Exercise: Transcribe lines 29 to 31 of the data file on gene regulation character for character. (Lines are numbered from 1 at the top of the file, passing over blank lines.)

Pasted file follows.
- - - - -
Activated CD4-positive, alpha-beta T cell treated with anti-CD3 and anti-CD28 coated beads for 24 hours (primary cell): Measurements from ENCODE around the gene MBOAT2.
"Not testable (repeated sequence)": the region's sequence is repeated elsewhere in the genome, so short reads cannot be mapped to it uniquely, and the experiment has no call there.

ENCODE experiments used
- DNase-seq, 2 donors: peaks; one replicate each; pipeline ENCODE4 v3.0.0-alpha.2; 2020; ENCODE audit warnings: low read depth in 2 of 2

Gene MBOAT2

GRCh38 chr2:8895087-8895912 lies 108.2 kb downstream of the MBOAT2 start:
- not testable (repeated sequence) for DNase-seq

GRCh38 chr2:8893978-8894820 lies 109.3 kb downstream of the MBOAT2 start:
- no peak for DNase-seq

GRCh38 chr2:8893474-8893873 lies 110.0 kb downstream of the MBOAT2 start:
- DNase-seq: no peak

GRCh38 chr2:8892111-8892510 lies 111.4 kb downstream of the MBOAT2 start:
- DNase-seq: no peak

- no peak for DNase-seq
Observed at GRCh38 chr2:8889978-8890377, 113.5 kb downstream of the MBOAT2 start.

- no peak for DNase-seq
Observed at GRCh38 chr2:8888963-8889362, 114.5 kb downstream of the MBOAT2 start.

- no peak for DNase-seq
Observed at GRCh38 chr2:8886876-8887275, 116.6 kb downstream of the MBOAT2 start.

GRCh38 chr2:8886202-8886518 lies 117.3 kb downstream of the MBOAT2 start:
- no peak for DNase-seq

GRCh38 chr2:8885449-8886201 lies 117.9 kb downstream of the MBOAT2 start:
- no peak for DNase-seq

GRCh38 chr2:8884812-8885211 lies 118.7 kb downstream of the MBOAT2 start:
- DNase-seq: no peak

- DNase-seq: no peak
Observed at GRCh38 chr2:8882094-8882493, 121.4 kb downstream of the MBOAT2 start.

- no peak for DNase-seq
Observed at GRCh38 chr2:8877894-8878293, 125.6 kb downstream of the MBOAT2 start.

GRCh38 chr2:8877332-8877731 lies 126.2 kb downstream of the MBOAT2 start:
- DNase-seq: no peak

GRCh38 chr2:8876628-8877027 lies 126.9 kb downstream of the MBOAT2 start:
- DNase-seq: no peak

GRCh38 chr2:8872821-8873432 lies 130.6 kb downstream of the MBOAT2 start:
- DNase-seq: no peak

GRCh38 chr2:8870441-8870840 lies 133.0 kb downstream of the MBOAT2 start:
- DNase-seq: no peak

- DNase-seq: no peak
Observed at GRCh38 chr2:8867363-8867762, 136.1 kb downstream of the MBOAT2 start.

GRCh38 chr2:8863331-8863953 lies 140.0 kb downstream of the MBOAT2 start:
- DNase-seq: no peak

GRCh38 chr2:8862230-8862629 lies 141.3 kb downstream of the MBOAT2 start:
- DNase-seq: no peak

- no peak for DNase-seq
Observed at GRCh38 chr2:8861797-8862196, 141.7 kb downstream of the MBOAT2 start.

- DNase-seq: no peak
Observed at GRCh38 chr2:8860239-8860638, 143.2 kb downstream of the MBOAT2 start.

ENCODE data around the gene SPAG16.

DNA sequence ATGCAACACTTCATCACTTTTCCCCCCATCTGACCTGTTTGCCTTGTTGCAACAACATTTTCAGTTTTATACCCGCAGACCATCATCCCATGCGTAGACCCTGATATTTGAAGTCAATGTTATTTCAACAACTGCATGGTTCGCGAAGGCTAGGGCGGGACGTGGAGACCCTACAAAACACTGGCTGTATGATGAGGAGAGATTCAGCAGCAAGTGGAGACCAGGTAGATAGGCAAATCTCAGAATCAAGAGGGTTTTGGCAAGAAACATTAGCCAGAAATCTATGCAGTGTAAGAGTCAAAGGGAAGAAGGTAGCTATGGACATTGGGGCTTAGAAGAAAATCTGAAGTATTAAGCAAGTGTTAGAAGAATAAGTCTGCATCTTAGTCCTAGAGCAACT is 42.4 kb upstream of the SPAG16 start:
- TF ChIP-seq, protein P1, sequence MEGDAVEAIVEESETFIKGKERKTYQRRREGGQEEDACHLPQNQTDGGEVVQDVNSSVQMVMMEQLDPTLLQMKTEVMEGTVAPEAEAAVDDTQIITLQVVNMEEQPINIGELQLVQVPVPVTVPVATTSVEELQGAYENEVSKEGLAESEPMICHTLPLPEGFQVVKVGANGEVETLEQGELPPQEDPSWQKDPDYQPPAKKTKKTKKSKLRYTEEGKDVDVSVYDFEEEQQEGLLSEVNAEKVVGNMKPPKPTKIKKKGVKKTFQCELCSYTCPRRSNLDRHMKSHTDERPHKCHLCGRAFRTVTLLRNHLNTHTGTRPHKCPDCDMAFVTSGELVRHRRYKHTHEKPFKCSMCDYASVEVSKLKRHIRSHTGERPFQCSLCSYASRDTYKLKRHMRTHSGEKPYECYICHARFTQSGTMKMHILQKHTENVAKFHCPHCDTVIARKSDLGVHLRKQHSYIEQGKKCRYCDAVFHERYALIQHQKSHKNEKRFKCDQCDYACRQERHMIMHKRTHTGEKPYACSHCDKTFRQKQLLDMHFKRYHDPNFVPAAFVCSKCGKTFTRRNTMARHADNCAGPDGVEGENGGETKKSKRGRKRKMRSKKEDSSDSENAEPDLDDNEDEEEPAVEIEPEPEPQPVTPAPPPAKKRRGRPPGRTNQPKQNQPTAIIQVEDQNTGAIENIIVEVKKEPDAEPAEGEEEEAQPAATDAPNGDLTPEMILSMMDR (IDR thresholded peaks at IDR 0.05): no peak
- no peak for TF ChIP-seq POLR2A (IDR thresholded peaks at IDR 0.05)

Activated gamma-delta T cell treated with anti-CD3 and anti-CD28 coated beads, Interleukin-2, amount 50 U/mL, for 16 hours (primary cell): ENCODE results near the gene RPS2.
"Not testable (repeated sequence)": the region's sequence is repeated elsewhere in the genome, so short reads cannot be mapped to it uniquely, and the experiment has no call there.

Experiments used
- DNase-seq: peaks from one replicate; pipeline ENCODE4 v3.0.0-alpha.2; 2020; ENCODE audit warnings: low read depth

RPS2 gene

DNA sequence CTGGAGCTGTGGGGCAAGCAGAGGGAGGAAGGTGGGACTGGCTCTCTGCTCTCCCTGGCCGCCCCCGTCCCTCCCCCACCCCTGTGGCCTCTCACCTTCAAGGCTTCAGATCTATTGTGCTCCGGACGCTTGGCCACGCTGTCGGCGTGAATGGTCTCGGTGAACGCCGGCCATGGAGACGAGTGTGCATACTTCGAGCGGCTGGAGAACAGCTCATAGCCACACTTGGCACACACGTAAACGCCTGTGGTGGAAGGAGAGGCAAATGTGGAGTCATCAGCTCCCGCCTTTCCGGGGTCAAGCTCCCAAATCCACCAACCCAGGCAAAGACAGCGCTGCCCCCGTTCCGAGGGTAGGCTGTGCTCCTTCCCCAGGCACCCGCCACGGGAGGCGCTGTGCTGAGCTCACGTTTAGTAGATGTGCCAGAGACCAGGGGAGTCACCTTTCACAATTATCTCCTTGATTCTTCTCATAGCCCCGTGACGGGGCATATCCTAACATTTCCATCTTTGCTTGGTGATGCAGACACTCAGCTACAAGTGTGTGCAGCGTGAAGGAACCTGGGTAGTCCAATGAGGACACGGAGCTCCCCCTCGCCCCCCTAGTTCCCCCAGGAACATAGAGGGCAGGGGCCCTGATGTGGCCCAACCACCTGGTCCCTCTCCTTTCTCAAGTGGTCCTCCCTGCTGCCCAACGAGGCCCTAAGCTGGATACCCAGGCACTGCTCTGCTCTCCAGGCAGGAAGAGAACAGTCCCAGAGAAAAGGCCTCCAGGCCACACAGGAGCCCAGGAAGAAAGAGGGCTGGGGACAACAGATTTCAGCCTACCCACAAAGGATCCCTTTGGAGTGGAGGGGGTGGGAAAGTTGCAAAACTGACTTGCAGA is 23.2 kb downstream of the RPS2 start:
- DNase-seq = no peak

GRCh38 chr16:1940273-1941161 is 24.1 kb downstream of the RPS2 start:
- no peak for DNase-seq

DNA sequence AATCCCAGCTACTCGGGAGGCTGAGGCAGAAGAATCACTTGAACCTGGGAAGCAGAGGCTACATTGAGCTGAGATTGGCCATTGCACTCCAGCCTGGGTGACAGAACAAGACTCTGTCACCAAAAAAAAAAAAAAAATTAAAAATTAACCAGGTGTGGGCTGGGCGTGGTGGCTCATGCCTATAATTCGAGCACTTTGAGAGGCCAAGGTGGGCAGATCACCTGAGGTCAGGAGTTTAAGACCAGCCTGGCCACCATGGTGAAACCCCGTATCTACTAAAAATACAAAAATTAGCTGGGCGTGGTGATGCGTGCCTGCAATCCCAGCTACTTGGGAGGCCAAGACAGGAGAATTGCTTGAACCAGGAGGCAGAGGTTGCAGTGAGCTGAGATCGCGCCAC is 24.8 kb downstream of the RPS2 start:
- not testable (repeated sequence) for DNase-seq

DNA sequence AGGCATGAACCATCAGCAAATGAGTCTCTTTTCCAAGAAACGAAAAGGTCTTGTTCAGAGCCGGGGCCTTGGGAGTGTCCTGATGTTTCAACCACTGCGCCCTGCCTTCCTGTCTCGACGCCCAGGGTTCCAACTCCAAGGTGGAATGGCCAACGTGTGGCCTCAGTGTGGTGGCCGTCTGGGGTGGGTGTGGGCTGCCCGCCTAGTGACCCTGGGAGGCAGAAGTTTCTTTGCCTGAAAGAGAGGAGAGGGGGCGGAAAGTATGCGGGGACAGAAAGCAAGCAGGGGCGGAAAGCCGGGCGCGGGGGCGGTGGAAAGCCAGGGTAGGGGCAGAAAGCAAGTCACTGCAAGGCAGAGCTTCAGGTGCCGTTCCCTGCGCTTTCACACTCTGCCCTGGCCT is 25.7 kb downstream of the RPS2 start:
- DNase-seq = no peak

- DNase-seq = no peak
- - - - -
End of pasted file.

Observed at GRCh38 chr2:8877894-8878293, 125.6 kb downstream of the MBOAT2 start.

GRCh38 chr2:8877332-8877731 lies 126.2 kb downstream of the MBOAT2 start:
- DNase-seq: no peak